Finding cancer with an at-home test

Author: Leslie Toldo

If you have been a little on edge about getting a colon cancer screening, recent TV commercials featuring people literally singing about the ease of the Cologuard at-home test might just put your mind at ease.

It sounds simple enough. You get a doctor’s prescription; the test kit comes in the mail; you follow the simple instructions, ship your sample to a lab, and wait for the results.

It may sound too good to be true, but Karmanos Cancer Institute at McLaren Flint surgical oncologist Dr. Scott Kizy says these tests are a good option for some people.

“These tests detect different markers in your stool to look for cancer and polyps,” Dr. Kizy said. “The older tests just looked for blood in your stool, and they weren’t very accurate when used alone. The newer Cologuard test looks for blood and DNA in your stool and has a higher accuracy finding polyps and cancers.”

However, taking the at-home test is no guarantee you won’t need a colonoscopy. You will need a follow-up colonoscopy if the Cologuard test shows evidence of cancer or a polyp. That is because the colonoscopy, considered the gold standard for colorectal cancer screening, does much more than give a snapshot of any irregularities in your colon or rectum.

“A colonoscopy allows a specialist to look at the entire surface of the colon and rectum,” Dr. Kizy said. “They look for polyps, which are small mounds protruding from the colon wall. They can remove these polyps and biopsy any other concerning findings.”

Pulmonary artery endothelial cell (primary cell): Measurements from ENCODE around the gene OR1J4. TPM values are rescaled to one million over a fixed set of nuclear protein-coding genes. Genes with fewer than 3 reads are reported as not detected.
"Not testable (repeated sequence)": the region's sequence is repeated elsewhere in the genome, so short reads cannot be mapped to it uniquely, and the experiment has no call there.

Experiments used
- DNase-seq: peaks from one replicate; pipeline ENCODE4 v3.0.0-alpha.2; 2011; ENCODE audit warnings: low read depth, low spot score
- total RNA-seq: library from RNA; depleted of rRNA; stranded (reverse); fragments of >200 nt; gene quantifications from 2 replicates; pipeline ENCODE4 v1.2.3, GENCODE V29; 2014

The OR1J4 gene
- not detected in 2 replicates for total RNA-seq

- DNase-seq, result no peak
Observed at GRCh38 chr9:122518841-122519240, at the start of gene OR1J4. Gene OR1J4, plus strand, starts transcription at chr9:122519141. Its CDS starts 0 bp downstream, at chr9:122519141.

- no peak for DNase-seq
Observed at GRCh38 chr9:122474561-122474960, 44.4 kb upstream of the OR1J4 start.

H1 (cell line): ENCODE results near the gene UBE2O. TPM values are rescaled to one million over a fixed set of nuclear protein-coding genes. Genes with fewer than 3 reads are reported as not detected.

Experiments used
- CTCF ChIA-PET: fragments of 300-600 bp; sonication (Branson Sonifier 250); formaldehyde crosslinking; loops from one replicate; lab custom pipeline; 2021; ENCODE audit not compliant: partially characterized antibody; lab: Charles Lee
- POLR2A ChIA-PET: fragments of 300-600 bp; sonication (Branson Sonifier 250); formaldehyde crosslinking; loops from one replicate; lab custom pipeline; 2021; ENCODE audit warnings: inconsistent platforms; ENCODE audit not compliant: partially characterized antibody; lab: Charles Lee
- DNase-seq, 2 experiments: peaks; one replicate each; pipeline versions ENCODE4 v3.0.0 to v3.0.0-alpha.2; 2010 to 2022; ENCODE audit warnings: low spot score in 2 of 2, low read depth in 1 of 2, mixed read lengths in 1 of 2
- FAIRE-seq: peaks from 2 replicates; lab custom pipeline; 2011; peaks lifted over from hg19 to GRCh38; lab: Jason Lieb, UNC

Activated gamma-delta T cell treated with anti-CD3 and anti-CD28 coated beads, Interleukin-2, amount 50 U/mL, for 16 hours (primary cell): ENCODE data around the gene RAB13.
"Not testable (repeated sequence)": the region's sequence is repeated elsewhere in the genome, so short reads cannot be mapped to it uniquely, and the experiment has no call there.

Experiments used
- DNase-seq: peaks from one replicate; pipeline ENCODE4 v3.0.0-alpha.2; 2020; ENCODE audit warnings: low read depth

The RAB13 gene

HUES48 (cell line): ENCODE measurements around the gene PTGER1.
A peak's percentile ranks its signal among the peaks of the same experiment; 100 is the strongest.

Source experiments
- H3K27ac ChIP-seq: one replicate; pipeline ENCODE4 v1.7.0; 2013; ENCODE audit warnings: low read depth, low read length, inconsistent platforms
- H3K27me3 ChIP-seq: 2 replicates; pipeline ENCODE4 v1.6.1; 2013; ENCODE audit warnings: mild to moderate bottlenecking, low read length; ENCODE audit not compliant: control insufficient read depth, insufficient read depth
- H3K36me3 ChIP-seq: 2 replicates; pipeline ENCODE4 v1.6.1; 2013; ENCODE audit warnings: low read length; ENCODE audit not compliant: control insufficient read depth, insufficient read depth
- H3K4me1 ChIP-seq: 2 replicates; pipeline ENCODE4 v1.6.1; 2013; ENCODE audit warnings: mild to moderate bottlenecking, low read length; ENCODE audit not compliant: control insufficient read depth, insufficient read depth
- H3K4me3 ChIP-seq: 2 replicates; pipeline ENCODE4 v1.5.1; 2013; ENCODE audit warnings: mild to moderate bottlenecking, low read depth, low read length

The day before the procedure, patients do a bowel prep at home. Then, under light anesthesia, a doctor places a colonoscope into the rectum to get a look at the colon. The procedure requires at least one day off work, and you may also want to take off for the day before prep.

“In talking to patients, the bowel prep is the most unpleasant part of a colonoscopy, but it is doable,” Kizy said.  

If you are at high risk for colorectal cancer, the American Cancer Society recommends a colonoscopy. Your doctor may even advise getting one every 3 to 5 years, starting at age 45 or earlier. Those considered high risk have histories of colon polyps or cancers, close relatives who have had colon cancer, or suffer inflammatory bowel disease or certain cancer syndromes.    

The at-home stool sample tests, like Cologuard, may be an excellent option for everyone else- people considered average risk. Starting when you are 45, you can take the screenings, usually every three years, so long as the tests come back negative. The other option is having a colonoscopy which, if it comes back negative, you will only need to repeat every ten years.

No matter what test you choose, Dr. Kizy says, the important thing is that you keep up with routine screening. “As a surgical oncologist, I’ve seen the power of screening in the early detection and prevention of cancer, especially colorectal cancer.”

Talk to your primary care physician to learn more about the screening options available and find the one that is best for you. Learn more about colon cancer and your screening options at